Her smile, her voice, her eyes
Bronx-born Sophie Kosow wanted to be an actress, so in 1925, she enrolled at the Theater Guild School. She was expelled for staying out after curfew, but made her Broadway debut two years later. It launched a career that lasted seven decades. First, though, she changed her name to Sylvia Sidney (1910-1999).
Sylvia Sidney began the first of eight Broadway shows with Crime in 1927. She continued working onstage until 1930, when she was signed to a contract with Paramount Pictures, and under the guidance of B.P. Schulberg, with whom she had an affair, topped a roster that included Marlene Dietrich and Claudette Colbert. Sylvia Sidney was a smart cookie, who’s resume includes several revolutionary films.
She replaced Jessica Tandy in The Fourposter (1952) and a decade later played Mrs. Banks in Barefoot in the Park. Her last Broadway role was Mrs. Wire in Tennessee Williams’ beautiful play, Vieux Carre, in the mid-70s, but she continued working in theater throughout her life. A lifelong smoker, she was easily identified by her husky voice, but she had an unbeatable smile and emotional eyes, which she said had her “paid by the teardrop.”
Film Career Highlights
When Hollywood’s “It” Girl, Clara Bow, had a nervous breakdown, Sidney replaced her in City Streets, costarring Gary Cooper; she portrayed the pregnant shop girl who’s drowned in Theodore Dreiser’s American Tragedy (it was remade as A Place in the Sun with Shelley Winters in Sidney’s role); she received top billing for her appearance in Street Scene, and co-starred with Cary Grant in Madame Butterfly, The Thirty-Day Princess and Merrily We Go to Hell. Along with Fred MacMurray and Henry Fonda, she starred in The Trail of the Lonesome Pine, important because it’s the studio’s first film made in technicolor.
You Only Live Once
While her personal favorite film was Mary Burns, Fugitive, in 1935, she was loaned to MGM, where she appeared opposite Spencer Tracy in Fritz Lang’s Fury. She loved working with Lang, so, after an unpleasant experience with Alfred Hitchcock (Sabatoge), she and Henry Fonda starred in Fritz Lang’s You Only Live Once, about a couple on a crime spree. This film was Arthur Penn’s inspiration later when he was making Bonnie and Clyde. She would also star in Lang’s You and Me, a clever comedy about ex-cons planning to rob a department store.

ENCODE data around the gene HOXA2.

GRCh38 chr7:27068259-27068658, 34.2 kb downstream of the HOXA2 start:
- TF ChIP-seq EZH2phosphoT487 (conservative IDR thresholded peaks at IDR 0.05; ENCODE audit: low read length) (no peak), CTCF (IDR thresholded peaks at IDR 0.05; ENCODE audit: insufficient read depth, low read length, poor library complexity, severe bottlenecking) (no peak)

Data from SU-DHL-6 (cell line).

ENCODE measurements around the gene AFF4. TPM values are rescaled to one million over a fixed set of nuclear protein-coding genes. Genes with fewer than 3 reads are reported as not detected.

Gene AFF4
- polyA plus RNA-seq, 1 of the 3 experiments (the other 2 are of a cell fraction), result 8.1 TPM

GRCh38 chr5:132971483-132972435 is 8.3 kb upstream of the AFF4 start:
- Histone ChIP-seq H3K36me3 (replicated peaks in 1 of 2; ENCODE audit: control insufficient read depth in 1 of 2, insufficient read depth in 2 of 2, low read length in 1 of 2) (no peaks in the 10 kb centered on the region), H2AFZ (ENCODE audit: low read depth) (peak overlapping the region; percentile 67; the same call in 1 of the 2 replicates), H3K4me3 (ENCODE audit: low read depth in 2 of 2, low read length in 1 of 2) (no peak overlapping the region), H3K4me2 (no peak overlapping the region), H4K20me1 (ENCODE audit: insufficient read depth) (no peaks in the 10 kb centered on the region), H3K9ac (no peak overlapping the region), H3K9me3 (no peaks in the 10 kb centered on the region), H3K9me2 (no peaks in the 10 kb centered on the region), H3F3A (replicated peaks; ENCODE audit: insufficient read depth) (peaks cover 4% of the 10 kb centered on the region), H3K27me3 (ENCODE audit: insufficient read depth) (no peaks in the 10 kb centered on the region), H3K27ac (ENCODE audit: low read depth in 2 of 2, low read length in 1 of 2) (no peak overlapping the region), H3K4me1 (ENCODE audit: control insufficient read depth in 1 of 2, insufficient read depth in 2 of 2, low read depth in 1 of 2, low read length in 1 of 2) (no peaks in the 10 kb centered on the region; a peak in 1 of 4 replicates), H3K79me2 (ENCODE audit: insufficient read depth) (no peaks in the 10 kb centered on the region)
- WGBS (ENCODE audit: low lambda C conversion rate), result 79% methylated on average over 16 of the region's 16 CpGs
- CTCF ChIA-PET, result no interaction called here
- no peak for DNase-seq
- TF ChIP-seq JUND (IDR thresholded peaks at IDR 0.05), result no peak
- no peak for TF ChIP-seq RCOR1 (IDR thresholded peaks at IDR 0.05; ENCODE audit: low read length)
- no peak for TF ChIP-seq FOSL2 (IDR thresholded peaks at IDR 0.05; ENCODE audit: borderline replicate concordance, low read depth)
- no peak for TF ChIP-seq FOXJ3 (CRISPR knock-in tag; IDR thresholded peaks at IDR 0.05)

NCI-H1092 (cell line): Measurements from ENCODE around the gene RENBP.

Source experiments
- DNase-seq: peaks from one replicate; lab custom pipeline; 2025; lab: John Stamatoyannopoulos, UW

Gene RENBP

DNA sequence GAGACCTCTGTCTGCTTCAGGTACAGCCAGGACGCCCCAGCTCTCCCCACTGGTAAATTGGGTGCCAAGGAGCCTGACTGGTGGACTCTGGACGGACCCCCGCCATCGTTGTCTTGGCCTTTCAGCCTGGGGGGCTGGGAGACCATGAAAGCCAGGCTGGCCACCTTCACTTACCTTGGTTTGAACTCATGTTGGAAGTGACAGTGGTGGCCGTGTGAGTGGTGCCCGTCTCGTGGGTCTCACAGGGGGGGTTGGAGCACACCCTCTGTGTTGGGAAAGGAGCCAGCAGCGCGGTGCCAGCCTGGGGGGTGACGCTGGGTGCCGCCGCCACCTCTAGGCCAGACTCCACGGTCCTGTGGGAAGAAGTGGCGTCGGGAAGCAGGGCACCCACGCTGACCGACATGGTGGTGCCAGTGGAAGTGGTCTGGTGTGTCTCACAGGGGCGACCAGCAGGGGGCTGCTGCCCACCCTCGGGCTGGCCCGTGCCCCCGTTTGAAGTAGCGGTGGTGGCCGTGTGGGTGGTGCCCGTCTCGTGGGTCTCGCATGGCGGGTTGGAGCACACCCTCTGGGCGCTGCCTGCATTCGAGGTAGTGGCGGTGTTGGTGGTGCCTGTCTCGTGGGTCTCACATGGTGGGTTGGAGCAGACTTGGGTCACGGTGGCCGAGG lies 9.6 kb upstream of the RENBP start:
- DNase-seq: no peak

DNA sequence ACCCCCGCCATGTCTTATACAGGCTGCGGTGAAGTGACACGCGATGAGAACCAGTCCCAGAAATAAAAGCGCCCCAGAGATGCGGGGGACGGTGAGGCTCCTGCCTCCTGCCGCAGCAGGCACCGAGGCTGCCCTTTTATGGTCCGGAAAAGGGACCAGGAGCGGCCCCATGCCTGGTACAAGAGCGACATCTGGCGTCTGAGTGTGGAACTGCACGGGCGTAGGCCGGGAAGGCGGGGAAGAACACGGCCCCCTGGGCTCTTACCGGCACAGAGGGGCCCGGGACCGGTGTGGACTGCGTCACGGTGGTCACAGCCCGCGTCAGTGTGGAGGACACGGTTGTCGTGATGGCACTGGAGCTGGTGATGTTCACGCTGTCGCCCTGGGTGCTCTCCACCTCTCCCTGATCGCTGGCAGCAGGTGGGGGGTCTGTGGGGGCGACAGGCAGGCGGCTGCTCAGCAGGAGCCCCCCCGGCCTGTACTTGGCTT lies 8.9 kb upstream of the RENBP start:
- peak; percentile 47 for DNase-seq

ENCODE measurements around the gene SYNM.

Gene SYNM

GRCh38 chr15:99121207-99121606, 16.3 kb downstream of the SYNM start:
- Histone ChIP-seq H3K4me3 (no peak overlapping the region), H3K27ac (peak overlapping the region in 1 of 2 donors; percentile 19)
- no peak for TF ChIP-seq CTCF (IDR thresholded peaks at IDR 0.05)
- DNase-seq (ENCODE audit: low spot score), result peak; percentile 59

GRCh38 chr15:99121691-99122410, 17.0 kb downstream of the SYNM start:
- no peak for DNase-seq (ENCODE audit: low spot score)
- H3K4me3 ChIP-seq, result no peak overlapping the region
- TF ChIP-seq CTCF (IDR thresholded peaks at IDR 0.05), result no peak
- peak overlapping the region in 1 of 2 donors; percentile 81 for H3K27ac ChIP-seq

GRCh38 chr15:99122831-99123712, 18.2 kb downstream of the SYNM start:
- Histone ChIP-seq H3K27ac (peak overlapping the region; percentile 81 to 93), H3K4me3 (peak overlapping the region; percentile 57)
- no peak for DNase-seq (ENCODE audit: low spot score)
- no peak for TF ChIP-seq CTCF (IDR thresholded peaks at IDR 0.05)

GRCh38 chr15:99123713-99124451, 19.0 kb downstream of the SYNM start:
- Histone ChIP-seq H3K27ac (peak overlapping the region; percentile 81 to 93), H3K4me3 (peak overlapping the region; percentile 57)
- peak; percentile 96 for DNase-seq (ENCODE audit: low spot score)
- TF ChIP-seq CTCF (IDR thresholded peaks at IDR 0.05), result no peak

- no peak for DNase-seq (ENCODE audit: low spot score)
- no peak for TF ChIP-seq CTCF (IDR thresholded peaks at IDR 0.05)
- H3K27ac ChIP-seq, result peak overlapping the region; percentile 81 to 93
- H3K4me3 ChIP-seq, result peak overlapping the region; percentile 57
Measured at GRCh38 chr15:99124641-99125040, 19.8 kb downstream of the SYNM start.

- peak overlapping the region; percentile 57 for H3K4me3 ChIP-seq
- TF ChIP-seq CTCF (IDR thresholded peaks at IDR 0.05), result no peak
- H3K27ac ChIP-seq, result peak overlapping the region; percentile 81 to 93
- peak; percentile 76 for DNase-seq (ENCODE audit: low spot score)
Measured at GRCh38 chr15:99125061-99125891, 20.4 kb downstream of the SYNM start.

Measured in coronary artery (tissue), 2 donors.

Her film career diminished during the 1940s, although she gave standout performances in Mr. Ace, with frequent costar George Raft and in Blood on the Sun opposite James Cagney. In 1949 exhibitors voted her "box office poison", but in 1952, she returned to the screen opposite Michael Rennie, portraying Fantine in Les Miserables. Her performance was widely praised and gave her the opportunity of developing into a character actress.
Following a brief marriage to writer Bennett Cerf, in 1938, she married actor and teacher Luther Adler. For the next nine years they toured in play after play. Their only child, Jacob was born in 1939, but in 1987 would succumb to ALS. (Sidney worked tirelessly to bring attention to the disease) Her sister-in-law was acclaimed drama teacher Stella Adler.
Early television brought work for many actors, and Sidney’s most notable performance at this time was as the mother of Helen Morgan (Show Boat), opposite Polly Bergen in The Helen Morgan Story. She would appear on such series as Route 66, The Defenders, My Three Sons and The Love Boat.
She teamed with Helen Hayes, Mildred Natwick and Myrna Loy for Do Not Fold, Spindle or Mutilate, a made-for-TV thriller co-starring Vince Edwards. This led to the only film for which she would receive an Oscar nomination, playing Joanne Woodward’s mother in Summer Wishes, Winter Dreams. Another important film was An Early Frost, for which she won a Golden Globe. The first film about a family dealing with the AIDS crisis, she played Aiden Quinn’s grandmother. She played the challenging Miss Coral in the film version of I Never Promised You a Rose Garden, and Valerie Harper’s dying mother in The Shadow Box. TV work included WKRP, thirtysomething, Magnum PI and Trapper John, MD. In 1982, Sidney was awarded George Eastman Award for distinguished contribution to the art of film.
A longtime fan of Sylvia Sidney, Tim Burton, treated her like a movie star when he cast her in Beetlejuice, as Juno, the chain-smoking social worker in the afterlife. Her last film was Mars Attacks, in which she played “Grandma,” whose love for Slim Whitman has explosive results. She was working on the short-lived late-1990s revival of Fantasy Island when she died from throat cancer a month shy of her 89th birthday.
These are three women are important to our theater’s past because of their dedication and ambition. They may be gone, but they can still teach us much about the profession.